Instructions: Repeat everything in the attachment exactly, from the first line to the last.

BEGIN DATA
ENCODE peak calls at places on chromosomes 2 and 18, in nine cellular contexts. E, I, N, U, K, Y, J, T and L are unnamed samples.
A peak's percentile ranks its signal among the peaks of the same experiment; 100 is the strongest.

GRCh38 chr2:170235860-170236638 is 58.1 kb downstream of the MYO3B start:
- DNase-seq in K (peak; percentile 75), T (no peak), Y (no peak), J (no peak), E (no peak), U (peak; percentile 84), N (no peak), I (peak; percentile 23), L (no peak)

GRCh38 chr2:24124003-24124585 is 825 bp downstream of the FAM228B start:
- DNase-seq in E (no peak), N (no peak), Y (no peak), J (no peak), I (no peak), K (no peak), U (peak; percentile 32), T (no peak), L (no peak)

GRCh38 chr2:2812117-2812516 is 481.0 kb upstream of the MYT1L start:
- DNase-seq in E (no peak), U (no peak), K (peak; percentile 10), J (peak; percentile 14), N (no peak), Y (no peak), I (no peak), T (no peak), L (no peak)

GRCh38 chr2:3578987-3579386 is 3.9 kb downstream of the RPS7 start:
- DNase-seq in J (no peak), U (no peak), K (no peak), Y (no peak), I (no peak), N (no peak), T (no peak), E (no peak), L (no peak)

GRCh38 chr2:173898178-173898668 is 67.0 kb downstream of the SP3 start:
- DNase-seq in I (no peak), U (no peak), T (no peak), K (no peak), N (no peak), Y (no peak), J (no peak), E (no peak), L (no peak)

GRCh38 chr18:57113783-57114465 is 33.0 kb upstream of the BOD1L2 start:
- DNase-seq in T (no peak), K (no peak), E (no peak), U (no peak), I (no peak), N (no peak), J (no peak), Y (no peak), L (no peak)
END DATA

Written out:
ENCODE peak calls at places on chromosomes 2 and 18, in nine cellular contexts. E, I, N, U, K, Y, J, T and L are unnamed samples.
A peak's percentile ranks its signal among the peaks of the same experiment; 100 is the strongest.

GRCh38 chr2:170235860-170236638 is 58.1 kb downstream of the MYO3B start:
- DNase-seq in K (peak; percentile 75), T (no peak), Y (no peak), J (no peak), E (no peak), U (peak; percentile 84), N (no peak), I (peak; percentile 23), L (no peak)

GRCh38 chr2:24124003-24124585 is 825 bp downstream of the FAM228B start:
- DNase-seq in E (no peak), N (no peak), Y (no peak), J (no peak), I (no peak), K (no peak), U (peak; percentile 32), T (no peak), L (no peak)

GRCh38 chr2:2812117-2812516 is 481.0 kb upstream of the MYT1L start:
- DNase-seq in E (no peak), U (no peak), K (peak; percentile 10), J (peak; percentile 14), N (no peak), Y (no peak), I (no peak), T (no peak), L (no peak)

GRCh38 chr2:3578987-3579386 is 3.9 kb downstream of the RPS7 start:
- DNase-seq in J (no peak), U (no peak), K (no peak), Y (no peak), I (no peak), N (no peak), T (no peak), E (no peak), L (no peak)

GRCh38 chr2:173898178-173898668 is 67.0 kb downstream of the SP3 start:
- DNase-seq in I (no peak), U (no peak), T (no peak), K (no peak), N (no peak), Y (no peak), J (no peak), E (no peak), L (no peak)

GRCh38 chr18:57113783-57114465 is 33.0 kb upstream of the BOD1L2 start:
- DNase-seq in T (no peak), K (no peak), E (no peak), U (no peak), I (no peak), N (no peak), J (no peak), Y (no peak), L (no peak)